In “Ghosts of Venice” we are privy to the inner thoughts of Gil, a man living in Venice Beach. He starts his day trying to mend his relationship with his girlfriend after fighting the night before. Gil has two powerful forces acting within him: his analytical/logical thought system, and his irrational impulses. Gil tries to understand the dynamics of what makes himself and others happy, while ironically causing his own pain. The story asks these fundamental questions: Who are we? Do we choose our identities or are they chosen for us? And, do we get to choose what we want?
“The Ones Who are Left Behind: An Armenian Story” details the close relationship the author had with her great aunt (who witnessed the murder of her family), the author’s search for identity, and a reckoning with a brutal collective past. The essay explores how trauma can travel through generations as the author self-reflects on her struggle to harness her emotions to get better, not bitter. Nestled within this personal essay, there is a universal message of hope and healing from suffering and loss.
“Clean Kitchen” addresses the issues of elder abuse and the devastating effects dementia has on relationships.
The question of “why do we protest”? is easy to answer. When and how we protest are more complicated questions with blurred lines and no easy answers. What are the results from lines crossed or limits reached? How does the severity of the injustice relate to the medium of revolt? In these works, the artist investigates the methods of loud and quiet violence that are the result of public and private suffering. He takes a look at the scene without context, so we may ask “what emotions bring individuals to this point and how do we react upon seeing it expressed”?
The following personal history piece focuses on the author’s journey in the mental healthcare system, through both psychiatry and psychotherapy. It also deals with how stigmatizing and detrimental the system (and the world) can be to those with mental illnesses. This memoir-style essay tells the story of the author’s illness like it’s the big bad wolf, and walks the reader with her on the journey to coping with it. It’s a piece that not only talks about the author’s individual reality, but also the greater reality of the world of psychology, psychiatry, and mental illness.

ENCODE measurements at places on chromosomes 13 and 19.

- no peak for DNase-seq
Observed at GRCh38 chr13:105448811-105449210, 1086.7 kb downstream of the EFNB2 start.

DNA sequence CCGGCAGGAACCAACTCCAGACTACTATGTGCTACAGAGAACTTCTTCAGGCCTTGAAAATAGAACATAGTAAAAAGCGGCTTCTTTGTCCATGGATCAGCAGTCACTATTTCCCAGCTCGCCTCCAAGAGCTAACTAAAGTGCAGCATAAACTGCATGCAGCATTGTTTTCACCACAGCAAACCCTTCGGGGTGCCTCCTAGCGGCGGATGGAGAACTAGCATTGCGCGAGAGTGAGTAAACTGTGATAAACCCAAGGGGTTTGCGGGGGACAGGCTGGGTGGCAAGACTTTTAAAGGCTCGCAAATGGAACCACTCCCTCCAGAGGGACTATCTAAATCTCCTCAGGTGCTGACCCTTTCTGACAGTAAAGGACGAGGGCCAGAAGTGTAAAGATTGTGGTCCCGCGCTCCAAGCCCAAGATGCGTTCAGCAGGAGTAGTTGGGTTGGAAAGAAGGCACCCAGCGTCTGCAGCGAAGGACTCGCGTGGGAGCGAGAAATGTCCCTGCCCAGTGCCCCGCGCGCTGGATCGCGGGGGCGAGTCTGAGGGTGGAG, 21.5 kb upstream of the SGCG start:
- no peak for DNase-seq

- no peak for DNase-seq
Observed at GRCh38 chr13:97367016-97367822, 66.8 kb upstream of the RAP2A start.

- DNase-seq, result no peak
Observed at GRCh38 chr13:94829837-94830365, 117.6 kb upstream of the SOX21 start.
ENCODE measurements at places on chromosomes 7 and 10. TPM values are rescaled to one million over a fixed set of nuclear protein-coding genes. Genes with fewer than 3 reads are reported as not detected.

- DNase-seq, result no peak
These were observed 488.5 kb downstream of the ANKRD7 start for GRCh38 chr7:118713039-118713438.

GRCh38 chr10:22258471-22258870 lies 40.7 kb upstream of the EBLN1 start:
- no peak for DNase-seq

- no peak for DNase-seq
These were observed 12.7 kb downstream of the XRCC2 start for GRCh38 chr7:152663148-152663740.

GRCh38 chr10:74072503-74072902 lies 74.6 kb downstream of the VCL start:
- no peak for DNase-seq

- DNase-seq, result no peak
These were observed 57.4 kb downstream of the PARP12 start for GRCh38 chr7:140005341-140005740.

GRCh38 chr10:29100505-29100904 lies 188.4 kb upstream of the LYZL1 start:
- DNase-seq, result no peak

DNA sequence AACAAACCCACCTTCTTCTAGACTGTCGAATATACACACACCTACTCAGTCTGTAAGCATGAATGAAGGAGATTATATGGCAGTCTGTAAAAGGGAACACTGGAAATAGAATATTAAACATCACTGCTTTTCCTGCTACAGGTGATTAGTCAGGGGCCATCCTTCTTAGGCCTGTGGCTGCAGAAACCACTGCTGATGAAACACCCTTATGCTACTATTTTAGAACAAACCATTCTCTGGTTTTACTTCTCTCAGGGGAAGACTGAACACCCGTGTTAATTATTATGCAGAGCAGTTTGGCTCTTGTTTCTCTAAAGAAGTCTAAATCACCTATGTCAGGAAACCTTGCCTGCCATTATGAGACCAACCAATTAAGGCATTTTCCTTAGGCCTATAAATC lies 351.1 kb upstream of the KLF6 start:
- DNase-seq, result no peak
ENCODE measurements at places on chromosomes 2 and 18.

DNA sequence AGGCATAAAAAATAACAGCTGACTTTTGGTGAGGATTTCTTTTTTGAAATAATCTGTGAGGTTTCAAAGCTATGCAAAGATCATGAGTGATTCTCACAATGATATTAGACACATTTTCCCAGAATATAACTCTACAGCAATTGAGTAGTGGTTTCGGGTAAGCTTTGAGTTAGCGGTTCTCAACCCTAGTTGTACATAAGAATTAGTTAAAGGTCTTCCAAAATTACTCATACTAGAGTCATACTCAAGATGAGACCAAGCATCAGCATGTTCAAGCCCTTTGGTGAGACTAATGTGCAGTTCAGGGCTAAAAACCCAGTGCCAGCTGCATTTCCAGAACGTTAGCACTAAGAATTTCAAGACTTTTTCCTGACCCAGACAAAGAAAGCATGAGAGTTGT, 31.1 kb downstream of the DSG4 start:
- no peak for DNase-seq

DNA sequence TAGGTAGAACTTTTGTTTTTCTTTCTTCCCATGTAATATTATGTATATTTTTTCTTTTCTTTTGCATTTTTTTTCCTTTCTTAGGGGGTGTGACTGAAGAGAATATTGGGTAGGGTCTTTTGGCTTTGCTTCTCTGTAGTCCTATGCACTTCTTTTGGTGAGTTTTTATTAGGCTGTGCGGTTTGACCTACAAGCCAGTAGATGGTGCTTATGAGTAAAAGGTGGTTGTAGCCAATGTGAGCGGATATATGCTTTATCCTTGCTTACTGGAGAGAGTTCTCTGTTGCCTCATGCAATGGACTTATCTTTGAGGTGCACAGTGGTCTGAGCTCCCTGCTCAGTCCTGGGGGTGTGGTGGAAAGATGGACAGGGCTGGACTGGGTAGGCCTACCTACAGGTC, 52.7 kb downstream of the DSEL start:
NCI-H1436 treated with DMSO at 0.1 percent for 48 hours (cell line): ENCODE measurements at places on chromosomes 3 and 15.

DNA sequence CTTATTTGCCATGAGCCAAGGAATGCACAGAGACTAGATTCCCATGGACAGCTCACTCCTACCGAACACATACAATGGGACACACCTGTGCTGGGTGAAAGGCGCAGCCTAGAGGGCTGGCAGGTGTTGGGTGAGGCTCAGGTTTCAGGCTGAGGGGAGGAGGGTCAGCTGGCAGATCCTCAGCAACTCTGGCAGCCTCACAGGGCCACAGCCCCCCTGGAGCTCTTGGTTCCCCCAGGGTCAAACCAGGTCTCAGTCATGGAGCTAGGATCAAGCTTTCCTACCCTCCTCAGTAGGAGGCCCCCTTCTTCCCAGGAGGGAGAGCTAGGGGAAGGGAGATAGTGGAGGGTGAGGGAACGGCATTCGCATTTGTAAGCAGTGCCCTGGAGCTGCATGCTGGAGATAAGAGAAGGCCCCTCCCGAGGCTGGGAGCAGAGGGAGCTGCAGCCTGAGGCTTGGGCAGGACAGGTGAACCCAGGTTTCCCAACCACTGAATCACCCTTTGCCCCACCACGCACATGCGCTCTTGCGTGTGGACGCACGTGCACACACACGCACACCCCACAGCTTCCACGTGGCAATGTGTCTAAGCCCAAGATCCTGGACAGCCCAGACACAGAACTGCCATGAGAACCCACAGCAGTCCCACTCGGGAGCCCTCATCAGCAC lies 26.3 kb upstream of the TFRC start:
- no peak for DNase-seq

Once, I was trying to reach some sort of comfort in a rush, so I took a shortcut through a city dump but was struck helpless when confronted by hunger. And I must confess that among those landscapes of trash, I secretly wished that hunger were loud and contagious, like some disease that we are not allowed to ignore.
What are your relationships with food and hunger like?
Written during a trip to London with my husband, this piece documents a pivotal and transformation period of time where I began to rediscover a sense of self by letting go of self. A candid journey inward, questioning what it means to be human, to be a father, to be a gay man, but most importantly to be authentic.
The following photo series revolves around the act of picking and giving flowers in the time of a pandemic. Romance, decorum, and aesthetics are all shifted in the health crisis.
Over time, humans have developed more and more complex tools to make life easier and to reduce work for the human. To some, this is exciting. To others, it is insidious. Are we making tools that are making us less human? Will our tools one day replace us? What will our future look like, and how will robotics impact the human condition?
For a nine-year-old girl, it was incomprehensible to watch her father gather all his books to take them out of town to burn them secretly. Worried about her father being arrested by the new regime in Iran in 1981, young Shabnam had to let go of the books she had planned to learn from, one day when she grew up.